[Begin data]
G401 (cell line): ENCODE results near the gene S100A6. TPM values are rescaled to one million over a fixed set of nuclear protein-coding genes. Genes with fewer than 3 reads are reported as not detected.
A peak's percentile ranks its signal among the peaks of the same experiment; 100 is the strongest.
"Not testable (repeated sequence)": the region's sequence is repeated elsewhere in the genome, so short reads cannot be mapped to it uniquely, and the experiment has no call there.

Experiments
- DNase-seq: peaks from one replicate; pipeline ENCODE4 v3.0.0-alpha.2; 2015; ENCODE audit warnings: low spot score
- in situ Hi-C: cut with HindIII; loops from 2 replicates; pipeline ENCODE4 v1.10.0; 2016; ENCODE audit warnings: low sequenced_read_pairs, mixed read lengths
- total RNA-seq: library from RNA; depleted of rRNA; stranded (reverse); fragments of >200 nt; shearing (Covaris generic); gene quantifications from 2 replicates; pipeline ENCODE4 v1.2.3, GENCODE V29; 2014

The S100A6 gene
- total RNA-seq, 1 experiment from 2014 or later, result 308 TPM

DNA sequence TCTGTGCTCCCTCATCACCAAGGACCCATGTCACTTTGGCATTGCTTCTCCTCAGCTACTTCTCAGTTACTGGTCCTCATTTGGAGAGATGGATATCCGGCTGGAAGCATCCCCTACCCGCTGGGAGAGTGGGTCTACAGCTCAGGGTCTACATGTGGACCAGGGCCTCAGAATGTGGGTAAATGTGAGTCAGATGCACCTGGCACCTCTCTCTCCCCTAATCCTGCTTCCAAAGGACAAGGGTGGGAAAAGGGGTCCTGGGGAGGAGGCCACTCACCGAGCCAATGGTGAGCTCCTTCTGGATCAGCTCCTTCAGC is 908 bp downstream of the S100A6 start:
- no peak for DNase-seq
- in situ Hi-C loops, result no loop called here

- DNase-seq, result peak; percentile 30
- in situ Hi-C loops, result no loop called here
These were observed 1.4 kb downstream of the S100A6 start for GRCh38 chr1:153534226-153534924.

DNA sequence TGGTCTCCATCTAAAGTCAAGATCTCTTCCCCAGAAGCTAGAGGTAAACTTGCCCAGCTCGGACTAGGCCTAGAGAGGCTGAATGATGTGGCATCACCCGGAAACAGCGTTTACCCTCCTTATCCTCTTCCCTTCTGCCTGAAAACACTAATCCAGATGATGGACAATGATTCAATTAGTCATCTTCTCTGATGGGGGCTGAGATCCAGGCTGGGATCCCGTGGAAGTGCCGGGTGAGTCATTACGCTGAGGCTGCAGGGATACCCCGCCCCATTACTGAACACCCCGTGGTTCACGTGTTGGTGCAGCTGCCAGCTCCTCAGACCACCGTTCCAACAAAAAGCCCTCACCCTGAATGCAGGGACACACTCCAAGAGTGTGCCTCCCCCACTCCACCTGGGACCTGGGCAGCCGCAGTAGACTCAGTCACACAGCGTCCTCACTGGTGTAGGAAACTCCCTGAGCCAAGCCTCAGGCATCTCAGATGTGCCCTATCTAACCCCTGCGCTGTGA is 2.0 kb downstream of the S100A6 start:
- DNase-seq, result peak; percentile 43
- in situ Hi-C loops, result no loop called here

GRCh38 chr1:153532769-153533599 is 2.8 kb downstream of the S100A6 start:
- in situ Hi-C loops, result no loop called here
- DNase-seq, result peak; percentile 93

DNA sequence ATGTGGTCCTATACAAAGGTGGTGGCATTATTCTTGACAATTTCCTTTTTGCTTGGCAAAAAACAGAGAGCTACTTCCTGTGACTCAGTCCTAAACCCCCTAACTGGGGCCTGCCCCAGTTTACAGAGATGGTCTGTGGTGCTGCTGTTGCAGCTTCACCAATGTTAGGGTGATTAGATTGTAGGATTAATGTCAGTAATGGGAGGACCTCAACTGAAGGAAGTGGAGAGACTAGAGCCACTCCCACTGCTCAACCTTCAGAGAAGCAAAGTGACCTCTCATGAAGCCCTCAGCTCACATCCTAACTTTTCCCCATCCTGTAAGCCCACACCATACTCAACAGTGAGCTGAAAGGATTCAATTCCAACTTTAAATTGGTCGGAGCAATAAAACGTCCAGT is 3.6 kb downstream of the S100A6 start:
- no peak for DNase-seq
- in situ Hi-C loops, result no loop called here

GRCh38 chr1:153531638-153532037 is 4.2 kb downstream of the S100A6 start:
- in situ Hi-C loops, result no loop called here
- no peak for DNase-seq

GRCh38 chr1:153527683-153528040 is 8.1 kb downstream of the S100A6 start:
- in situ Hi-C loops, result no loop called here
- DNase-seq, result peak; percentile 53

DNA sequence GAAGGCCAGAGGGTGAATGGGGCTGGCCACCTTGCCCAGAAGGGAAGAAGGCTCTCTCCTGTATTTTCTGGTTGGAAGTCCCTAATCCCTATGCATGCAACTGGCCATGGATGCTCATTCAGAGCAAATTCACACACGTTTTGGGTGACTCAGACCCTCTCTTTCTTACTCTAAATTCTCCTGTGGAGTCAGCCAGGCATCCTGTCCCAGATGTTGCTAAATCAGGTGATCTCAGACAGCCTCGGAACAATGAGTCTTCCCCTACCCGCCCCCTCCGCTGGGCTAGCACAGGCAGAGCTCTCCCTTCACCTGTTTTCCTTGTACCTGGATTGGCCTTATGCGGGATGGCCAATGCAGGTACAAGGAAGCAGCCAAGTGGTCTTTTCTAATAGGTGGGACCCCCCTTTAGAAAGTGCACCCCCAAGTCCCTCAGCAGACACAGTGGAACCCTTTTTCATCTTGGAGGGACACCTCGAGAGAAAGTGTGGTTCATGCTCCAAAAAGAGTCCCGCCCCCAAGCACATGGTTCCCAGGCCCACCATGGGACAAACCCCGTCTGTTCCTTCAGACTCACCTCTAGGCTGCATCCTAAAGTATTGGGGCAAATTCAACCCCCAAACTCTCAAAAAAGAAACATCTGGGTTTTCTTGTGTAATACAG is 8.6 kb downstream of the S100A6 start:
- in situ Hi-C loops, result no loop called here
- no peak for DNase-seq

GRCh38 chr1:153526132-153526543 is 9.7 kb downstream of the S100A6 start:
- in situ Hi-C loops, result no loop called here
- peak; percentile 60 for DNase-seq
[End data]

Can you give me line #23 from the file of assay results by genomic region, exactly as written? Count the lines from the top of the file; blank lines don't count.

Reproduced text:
- no peak for DNase-seq